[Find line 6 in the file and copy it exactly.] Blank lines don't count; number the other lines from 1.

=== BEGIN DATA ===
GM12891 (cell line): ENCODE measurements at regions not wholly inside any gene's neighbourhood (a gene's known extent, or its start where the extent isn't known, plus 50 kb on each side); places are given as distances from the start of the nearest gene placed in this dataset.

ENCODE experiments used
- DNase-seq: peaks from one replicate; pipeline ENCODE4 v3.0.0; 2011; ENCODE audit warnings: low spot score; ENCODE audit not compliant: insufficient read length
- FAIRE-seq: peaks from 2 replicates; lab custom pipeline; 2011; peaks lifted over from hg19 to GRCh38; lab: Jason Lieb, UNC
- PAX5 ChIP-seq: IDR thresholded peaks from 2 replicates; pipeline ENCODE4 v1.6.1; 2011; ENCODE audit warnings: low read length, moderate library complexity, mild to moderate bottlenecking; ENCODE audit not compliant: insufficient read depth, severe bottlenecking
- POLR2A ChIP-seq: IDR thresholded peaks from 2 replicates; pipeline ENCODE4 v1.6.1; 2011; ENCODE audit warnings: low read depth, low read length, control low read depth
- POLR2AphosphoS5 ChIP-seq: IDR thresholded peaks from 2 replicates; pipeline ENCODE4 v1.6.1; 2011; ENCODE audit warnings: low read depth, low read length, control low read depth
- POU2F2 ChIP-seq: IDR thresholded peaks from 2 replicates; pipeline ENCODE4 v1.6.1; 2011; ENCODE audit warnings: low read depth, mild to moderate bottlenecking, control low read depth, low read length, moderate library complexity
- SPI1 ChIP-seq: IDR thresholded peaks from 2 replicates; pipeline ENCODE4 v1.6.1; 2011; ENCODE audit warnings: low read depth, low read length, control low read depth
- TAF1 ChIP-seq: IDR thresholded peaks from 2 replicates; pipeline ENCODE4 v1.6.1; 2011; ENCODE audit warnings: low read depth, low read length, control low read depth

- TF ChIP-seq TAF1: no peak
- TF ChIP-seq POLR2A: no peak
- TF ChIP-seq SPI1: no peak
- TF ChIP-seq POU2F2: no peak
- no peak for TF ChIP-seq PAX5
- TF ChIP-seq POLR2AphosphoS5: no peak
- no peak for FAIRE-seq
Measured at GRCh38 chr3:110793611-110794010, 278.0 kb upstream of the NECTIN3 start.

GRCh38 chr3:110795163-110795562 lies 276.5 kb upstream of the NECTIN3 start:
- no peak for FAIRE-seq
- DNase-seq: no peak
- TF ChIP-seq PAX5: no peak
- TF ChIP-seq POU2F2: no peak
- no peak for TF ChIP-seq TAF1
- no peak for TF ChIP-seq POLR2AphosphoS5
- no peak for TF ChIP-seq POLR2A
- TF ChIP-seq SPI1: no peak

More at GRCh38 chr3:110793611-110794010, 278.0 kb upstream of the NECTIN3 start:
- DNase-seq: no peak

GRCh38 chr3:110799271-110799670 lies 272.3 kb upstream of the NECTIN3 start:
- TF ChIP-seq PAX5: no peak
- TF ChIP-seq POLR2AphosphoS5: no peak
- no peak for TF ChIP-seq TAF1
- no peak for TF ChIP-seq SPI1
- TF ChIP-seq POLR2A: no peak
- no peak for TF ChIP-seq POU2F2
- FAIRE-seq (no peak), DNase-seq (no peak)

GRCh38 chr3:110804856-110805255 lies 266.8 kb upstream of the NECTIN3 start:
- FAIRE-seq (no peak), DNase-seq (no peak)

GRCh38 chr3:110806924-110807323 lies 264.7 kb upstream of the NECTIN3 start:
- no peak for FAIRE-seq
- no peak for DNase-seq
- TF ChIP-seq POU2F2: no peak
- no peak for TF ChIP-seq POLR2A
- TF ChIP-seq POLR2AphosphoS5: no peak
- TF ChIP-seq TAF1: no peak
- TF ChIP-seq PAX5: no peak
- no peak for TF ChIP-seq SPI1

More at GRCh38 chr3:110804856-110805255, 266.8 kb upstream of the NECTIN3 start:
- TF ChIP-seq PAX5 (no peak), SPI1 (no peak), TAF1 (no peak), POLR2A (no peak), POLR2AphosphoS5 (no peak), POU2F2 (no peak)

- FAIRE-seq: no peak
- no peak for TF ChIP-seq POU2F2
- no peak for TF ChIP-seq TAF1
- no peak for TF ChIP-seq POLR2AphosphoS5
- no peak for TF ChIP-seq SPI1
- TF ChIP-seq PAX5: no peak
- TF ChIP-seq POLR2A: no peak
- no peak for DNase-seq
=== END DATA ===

- POLR2A ChIP-seq: IDR thresholded peaks from 2 replicates; pipeline ENCODE4 v1.6.1; 2011; ENCODE audit warnings: low read depth, low read length, control low read depth